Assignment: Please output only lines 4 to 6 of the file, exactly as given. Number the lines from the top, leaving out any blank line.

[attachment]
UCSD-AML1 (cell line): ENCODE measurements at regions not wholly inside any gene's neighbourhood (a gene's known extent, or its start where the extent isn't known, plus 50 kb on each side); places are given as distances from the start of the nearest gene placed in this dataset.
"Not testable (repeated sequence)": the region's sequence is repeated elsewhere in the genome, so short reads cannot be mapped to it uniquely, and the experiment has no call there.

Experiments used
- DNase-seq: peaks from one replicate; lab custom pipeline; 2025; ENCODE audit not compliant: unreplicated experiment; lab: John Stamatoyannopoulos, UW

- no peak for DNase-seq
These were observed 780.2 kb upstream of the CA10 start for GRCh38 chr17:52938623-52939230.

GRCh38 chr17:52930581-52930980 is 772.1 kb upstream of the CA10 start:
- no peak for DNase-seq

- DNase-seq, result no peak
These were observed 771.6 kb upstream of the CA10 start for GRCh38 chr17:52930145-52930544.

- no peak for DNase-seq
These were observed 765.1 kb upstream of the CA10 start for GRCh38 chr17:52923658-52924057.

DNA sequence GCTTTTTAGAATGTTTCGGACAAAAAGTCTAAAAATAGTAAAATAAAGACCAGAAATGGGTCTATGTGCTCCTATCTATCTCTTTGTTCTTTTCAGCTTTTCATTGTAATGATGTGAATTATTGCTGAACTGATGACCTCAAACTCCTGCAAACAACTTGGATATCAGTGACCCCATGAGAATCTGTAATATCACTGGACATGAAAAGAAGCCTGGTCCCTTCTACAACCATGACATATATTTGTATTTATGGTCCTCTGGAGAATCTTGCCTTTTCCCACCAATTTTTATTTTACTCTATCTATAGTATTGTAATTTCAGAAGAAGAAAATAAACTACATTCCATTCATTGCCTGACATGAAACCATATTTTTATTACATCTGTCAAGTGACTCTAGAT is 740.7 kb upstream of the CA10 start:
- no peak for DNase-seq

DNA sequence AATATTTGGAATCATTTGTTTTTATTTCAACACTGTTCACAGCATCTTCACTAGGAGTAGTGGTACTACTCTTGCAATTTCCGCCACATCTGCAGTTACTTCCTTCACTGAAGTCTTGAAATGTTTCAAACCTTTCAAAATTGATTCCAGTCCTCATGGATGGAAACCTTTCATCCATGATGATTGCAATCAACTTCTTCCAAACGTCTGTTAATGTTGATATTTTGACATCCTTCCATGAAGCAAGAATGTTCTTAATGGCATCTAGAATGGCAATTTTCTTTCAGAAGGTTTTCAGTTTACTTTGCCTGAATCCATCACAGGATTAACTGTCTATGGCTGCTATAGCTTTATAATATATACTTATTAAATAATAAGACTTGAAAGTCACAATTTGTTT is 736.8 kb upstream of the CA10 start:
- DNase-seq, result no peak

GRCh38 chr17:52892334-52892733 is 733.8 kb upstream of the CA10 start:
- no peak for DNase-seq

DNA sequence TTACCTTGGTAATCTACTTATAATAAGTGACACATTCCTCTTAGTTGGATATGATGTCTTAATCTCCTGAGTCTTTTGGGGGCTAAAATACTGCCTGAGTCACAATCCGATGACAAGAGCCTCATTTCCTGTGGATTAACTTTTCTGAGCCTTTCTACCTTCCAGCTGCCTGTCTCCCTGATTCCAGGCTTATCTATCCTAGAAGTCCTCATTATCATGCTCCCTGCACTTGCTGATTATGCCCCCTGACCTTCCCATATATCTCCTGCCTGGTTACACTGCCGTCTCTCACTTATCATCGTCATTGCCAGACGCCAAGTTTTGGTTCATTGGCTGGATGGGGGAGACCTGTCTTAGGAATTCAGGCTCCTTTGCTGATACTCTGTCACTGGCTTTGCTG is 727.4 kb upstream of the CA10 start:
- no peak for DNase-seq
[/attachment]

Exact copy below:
- DNase-seq: peaks from one replicate; lab custom pipeline; 2025; ENCODE audit not compliant: unreplicated experiment; lab: John Stamatoyannopoulos, UW

- no peak for DNase-seq
These were observed 780.2 kb upstream of the CA10 start for GRCh38 chr17:52938623-52939230.